Equally disturbing are so-called gestation crates, intended to manage conflict between sows in the crowded conditions of CAFOs and to protect piglets from being crushed by the sow. The crates, which tightly confine sows, limit movement and all normal behaviors. Though they're being banned in many countries, University of Missouri researchers found in 2012 that, in U.S. CAFOs handling 1,000 or more sows, more than 80 percent of pregnant sows were put in gestation crates. A Humane Society of the United States report found that pregnant swine were so confined that they "could not turn around." The result? Distress, disease and deformities.

"No, absolutely not."

Robert Lawrence, MD, director of the Bloom-berg School's Center for a Livable Future (CLF), doesn't mince words when asked if IFAP is sustainable or even desirable.

The economic, environmental and health factors that go into the large-scale production of animal protein often live under the public's radar. Lawrence and 25 fellow CLF faculty researchers, students and staff delve into everything from massive use of arsenic and antibiotics in the industry to the amount of energy it takes to produce a pound of beef. (Hint: It's awfully high.) They're looking at both supply and demand, as well as changing American attitudes toward meat consumption.

Lawrence has few friends in the meat industry. "The Pork Council would call me a rabid vegetarian," he says. Though he does occasionally eat meat-he calls himself a "flexitarian"-Lawrence comes by his opinions honestly. He spent two and a half years as co-principal investigator of the 2008 Pew report titled "Putting Meat on the Table: Industrial Farm Animal Production in America."

The report came up with some startling conclusions. The industry had exploded on the back of cheap energy, low-cost/high-yield animal feed crops (notably corn) and free-flowing water-none of which will last forever. Intense confinement of large numbers of animals, necessary for fast, mass processing, makes the transmission of disease a distinct possibility, even to human handlers. Then there's the animal waste, which has the very real potential to foul air, land and water, and harm people.

It's not surprising that the commission concluded that, given "the dependence on chemical inputs, energy and water, many IFAP systems are not sustainable environmentally or economically."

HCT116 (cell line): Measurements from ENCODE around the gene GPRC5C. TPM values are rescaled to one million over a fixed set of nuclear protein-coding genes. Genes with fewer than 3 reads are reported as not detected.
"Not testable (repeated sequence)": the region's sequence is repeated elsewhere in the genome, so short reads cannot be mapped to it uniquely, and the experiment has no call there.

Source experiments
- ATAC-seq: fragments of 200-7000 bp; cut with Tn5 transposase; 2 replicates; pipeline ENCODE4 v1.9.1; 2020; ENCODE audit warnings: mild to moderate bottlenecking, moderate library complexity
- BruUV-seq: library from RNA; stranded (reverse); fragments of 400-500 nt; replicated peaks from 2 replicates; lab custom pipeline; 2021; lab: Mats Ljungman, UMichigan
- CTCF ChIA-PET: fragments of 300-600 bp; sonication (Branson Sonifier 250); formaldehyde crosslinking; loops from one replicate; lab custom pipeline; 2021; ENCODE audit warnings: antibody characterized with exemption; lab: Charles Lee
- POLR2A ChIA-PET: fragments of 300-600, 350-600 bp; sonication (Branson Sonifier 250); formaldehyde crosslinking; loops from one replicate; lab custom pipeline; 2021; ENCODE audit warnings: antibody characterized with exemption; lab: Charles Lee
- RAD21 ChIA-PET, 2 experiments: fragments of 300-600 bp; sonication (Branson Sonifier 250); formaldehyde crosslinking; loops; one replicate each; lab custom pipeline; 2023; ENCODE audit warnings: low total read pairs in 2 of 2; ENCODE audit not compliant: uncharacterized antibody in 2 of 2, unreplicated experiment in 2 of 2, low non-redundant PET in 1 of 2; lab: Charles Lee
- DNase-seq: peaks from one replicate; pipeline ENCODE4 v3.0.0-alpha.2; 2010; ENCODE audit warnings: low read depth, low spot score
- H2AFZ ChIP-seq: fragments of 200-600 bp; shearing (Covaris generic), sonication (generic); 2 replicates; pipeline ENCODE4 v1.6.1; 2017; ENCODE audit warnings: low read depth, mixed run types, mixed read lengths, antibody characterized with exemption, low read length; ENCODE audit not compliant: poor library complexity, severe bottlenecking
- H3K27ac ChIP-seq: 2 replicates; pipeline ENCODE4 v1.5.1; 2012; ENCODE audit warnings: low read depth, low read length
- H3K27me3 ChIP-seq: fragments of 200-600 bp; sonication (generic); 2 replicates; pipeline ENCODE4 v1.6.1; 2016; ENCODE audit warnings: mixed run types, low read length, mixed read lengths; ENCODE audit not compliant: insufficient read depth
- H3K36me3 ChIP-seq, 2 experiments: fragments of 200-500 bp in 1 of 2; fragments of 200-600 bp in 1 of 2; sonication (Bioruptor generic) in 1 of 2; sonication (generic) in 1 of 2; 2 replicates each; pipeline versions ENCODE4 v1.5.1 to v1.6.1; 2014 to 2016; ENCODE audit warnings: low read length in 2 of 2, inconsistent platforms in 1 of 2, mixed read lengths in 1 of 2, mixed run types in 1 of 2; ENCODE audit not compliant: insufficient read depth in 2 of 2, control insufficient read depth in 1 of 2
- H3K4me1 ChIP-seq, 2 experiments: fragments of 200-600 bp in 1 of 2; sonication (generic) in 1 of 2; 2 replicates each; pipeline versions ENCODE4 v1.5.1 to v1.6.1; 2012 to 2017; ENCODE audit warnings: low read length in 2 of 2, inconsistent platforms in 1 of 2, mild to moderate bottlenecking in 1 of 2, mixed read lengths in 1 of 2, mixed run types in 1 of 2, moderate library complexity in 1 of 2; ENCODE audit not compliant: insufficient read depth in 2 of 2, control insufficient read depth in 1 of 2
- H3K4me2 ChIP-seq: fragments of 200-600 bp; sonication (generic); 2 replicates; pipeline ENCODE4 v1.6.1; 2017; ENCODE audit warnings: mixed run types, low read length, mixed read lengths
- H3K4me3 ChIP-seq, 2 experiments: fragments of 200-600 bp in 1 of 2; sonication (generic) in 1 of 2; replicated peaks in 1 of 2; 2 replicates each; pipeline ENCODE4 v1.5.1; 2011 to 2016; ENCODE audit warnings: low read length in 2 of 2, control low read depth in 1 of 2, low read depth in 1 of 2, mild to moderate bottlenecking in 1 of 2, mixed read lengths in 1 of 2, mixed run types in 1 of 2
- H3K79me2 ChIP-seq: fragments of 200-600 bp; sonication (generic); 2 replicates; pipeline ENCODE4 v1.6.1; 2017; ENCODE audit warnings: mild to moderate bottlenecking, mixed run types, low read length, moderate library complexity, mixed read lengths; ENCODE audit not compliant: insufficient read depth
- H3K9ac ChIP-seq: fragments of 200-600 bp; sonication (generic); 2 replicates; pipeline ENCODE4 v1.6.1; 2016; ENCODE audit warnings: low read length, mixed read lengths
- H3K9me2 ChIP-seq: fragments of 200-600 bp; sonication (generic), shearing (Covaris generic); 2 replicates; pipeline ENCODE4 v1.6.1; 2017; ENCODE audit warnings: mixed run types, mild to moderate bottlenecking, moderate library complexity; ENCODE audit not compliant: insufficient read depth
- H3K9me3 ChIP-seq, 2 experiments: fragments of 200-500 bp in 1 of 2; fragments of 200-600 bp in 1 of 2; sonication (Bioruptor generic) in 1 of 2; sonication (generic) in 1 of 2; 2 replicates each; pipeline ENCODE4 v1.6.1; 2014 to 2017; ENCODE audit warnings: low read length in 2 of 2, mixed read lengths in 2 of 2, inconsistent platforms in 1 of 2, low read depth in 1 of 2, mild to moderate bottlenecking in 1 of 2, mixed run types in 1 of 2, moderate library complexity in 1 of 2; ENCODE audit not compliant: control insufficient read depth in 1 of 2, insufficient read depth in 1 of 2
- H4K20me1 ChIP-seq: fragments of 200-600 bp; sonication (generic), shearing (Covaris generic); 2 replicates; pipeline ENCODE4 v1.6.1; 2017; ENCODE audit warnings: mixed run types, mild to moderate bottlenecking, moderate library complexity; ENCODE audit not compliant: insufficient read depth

Things haven't improved over the past five years. If anything, it's only more obvious how our taste for meat is literally changing the American landscape, says Lawrence. "Because of the demands of concentrated animal production, most of our farm belt has turned into production for animal feed rather than feed for humans. The vast majority of the corn and soy crop goes to feed animals," says Lawrence. "With that has come loss of biodiversity and reliance on unsustainable commodities such as synthetic fertilizer and pesticides. The carbon content in the soil is going down, and the incredibly rich microbial environment of healthy soil has diminished."

CLF researches these and other hidden costs of CAFOs. Roni Neff, director of CLF's Food System Sustainability and Public Health program, shares a breakdown of some of the inefficiencies inherent in IFAP. "We have to start with producing the animal feed. It takes about four and a half pounds of feed to produce a pound of chicken, nine and a half pounds to get a pound of pork, and 25 pounds of feed to get a pound of beef," she says. The feed requires fertilizer, and that, too, is problematic.

"One important source of the yield increases we've had is from the affordable phosphorus we've been able to put into our fertilizer," says Neff. "The supply is now a serious concern. We get most of our phosphorous from mines in just a few countries, and we could hit peak phosphorus production in the near future. That's a real concern for future food security."

Neff and her colleagues are also troubled by the human toll of IFAP, which takes many forms. A controversial USDA proposal would increase line speeds at chicken and turkey processing plants by more than 20 percent. The agency says the proposal is aimed at lowering the risk of pathogens including salmonella, though some food safety advocates say the move is more about saving the industry money than safeguarding the public's health. In an industry that Neff says has been notorious for a high-injury rate among workers, the additional line speed could also prove dangerous. "You're doing repetitive motions, in often too hot or too cold temperatures, it's slippery, you're using sharp tools. You're already doing it pretty fast [140 chickens per minute under current regulations]. Then picture doing it even faster. The risk for injuries can really escalate," she says.

Others say the concerns about industry practices extend far beyond the workplace. Antibiotic-resistant bacteria shed by chickens being trucked to processing plants have been detected.